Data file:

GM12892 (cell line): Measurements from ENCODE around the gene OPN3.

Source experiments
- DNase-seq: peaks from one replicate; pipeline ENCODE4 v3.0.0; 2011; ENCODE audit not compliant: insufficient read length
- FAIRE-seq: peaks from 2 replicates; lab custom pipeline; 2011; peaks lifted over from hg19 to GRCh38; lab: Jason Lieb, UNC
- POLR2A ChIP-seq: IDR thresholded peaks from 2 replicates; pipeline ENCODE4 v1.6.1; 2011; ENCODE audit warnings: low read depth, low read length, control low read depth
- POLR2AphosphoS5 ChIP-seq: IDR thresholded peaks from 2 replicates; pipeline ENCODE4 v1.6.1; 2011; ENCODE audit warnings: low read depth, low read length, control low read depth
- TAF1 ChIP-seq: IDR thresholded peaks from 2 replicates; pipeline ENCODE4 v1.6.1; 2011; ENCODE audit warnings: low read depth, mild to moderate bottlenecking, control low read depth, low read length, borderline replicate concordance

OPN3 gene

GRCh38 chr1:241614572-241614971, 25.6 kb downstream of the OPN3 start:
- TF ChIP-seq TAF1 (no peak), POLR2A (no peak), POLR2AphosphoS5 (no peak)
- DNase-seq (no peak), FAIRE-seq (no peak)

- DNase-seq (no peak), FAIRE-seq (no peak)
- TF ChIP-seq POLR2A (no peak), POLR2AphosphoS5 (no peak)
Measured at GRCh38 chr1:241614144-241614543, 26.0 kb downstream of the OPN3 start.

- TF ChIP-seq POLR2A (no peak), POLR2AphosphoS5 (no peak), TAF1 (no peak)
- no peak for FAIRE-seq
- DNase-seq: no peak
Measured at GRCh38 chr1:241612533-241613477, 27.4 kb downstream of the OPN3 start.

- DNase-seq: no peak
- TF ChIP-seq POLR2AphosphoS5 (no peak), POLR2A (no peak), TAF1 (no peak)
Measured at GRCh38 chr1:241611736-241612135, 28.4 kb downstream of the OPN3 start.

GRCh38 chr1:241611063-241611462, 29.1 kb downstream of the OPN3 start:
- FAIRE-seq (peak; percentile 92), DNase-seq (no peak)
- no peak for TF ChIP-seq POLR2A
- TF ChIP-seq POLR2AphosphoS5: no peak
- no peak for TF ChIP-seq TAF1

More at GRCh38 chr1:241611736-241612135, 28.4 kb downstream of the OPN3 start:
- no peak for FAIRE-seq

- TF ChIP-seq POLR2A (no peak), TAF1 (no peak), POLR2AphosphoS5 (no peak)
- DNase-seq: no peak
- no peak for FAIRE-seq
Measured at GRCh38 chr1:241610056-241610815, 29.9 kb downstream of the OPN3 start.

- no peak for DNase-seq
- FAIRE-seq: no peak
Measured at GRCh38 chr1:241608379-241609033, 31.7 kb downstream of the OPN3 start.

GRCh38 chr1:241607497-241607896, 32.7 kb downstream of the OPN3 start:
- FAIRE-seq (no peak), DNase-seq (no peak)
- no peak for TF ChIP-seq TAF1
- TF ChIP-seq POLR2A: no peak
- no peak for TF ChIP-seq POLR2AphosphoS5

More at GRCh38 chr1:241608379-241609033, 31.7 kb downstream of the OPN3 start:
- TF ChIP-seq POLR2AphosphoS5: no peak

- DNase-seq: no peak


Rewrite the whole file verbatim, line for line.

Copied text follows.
GM12892 (cell line): Measurements from ENCODE around the gene OPN3.

Source experiments
- DNase-seq: peaks from one replicate; pipeline ENCODE4 v3.0.0; 2011; ENCODE audit not compliant: insufficient read length
- FAIRE-seq: peaks from 2 replicates; lab custom pipeline; 2011; peaks lifted over from hg19 to GRCh38; lab: Jason Lieb, UNC
- POLR2A ChIP-seq: IDR thresholded peaks from 2 replicates; pipeline ENCODE4 v1.6.1; 2011; ENCODE audit warnings: low read depth, low read length, control low read depth
- POLR2AphosphoS5 ChIP-seq: IDR thresholded peaks from 2 replicates; pipeline ENCODE4 v1.6.1; 2011; ENCODE audit warnings: low read depth, low read length, control low read depth
- TAF1 ChIP-seq: IDR thresholded peaks from 2 replicates; pipeline ENCODE4 v1.6.1; 2011; ENCODE audit warnings: low read depth, mild to moderate bottlenecking, control low read depth, low read length, borderline replicate concordance

OPN3 gene

GRCh38 chr1:241614572-241614971, 25.6 kb downstream of the OPN3 start:
- TF ChIP-seq TAF1 (no peak), POLR2A (no peak), POLR2AphosphoS5 (no peak)
- DNase-seq (no peak), FAIRE-seq (no peak)

- DNase-seq (no peak), FAIRE-seq (no peak)
- TF ChIP-seq POLR2A (no peak), POLR2AphosphoS5 (no peak)
Measured at GRCh38 chr1:241614144-241614543, 26.0 kb downstream of the OPN3 start.

- TF ChIP-seq POLR2A (no peak), POLR2AphosphoS5 (no peak), TAF1 (no peak)
- no peak for FAIRE-seq
- DNase-seq: no peak
Measured at GRCh38 chr1:241612533-241613477, 27.4 kb downstream of the OPN3 start.

- DNase-seq: no peak
- TF ChIP-seq POLR2AphosphoS5 (no peak), POLR2A (no peak), TAF1 (no peak)
Measured at GRCh38 chr1:241611736-241612135, 28.4 kb downstream of the OPN3 start.

GRCh38 chr1:241611063-241611462, 29.1 kb downstream of the OPN3 start:
- FAIRE-seq (peak; percentile 92), DNase-seq (no peak)
- no peak for TF ChIP-seq POLR2A
- TF ChIP-seq POLR2AphosphoS5: no peak
- no peak for TF ChIP-seq TAF1

More at GRCh38 chr1:241611736-241612135, 28.4 kb downstream of the OPN3 start:
- no peak for FAIRE-seq

- TF ChIP-seq POLR2A (no peak), TAF1 (no peak), POLR2AphosphoS5 (no peak)
- DNase-seq: no peak
- no peak for FAIRE-seq
Measured at GRCh38 chr1:241610056-241610815, 29.9 kb downstream of the OPN3 start.

- no peak for DNase-seq
- FAIRE-seq: no peak
Measured at GRCh38 chr1:241608379-241609033, 31.7 kb downstream of the OPN3 start.

GRCh38 chr1:241607497-241607896, 32.7 kb downstream of the OPN3 start:
- FAIRE-seq (no peak), DNase-seq (no peak)
- no peak for TF ChIP-seq TAF1
- TF ChIP-seq POLR2A: no peak
- no peak for TF ChIP-seq POLR2AphosphoS5

More at GRCh38 chr1:241608379-241609033, 31.7 kb downstream of the OPN3 start:
- TF ChIP-seq POLR2AphosphoS5: no peak

- DNase-seq: no peak